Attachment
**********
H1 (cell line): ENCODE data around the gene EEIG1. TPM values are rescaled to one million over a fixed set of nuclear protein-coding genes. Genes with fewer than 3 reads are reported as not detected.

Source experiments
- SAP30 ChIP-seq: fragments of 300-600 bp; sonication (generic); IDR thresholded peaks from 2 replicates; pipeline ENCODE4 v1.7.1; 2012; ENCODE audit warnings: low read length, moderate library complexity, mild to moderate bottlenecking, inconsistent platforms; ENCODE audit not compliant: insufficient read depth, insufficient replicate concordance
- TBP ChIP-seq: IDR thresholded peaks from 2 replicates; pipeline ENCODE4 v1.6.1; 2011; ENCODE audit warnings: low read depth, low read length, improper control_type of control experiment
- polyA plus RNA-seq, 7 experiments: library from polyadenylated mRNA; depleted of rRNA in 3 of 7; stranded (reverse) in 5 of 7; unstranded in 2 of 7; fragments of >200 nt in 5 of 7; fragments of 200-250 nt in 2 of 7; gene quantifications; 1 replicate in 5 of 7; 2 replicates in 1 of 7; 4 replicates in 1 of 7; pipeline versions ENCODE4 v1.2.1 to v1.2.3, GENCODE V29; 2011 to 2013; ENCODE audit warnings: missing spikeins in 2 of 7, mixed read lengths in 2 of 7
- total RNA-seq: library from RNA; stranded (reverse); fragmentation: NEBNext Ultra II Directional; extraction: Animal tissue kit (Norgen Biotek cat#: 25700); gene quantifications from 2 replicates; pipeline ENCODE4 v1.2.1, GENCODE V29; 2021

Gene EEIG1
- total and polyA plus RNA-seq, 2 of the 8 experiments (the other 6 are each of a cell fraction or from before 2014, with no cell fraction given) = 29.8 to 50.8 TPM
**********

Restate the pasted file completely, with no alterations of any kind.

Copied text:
H1 (cell line): ENCODE data around the gene EEIG1. TPM values are rescaled to one million over a fixed set of nuclear protein-coding genes. Genes with fewer than 3 reads are reported as not detected.

Source experiments
- SAP30 ChIP-seq: fragments of 300-600 bp; sonication (generic); IDR thresholded peaks from 2 replicates; pipeline ENCODE4 v1.7.1; 2012; ENCODE audit warnings: low read length, moderate library complexity, mild to moderate bottlenecking, inconsistent platforms; ENCODE audit not compliant: insufficient read depth, insufficient replicate concordance
- TBP ChIP-seq: IDR thresholded peaks from 2 replicates; pipeline ENCODE4 v1.6.1; 2011; ENCODE audit warnings: low read depth, low read length, improper control_type of control experiment
- polyA plus RNA-seq, 7 experiments: library from polyadenylated mRNA; depleted of rRNA in 3 of 7; stranded (reverse) in 5 of 7; unstranded in 2 of 7; fragments of >200 nt in 5 of 7; fragments of 200-250 nt in 2 of 7; gene quantifications; 1 replicate in 5 of 7; 2 replicates in 1 of 7; 4 replicates in 1 of 7; pipeline versions ENCODE4 v1.2.1 to v1.2.3, GENCODE V29; 2011 to 2013; ENCODE audit warnings: missing spikeins in 2 of 7, mixed read lengths in 2 of 7
- total RNA-seq: library from RNA; stranded (reverse); fragmentation: NEBNext Ultra II Directional; extraction: Animal tissue kit (Norgen Biotek cat#: 25700); gene quantifications from 2 replicates; pipeline ENCODE4 v1.2.1, GENCODE V29; 2021

Gene EEIG1
- total and polyA plus RNA-seq, 2 of the 8 experiments (the other 6 are each of a cell fraction or from before 2014, with no cell fraction given) = 29.8 to 50.8 TPM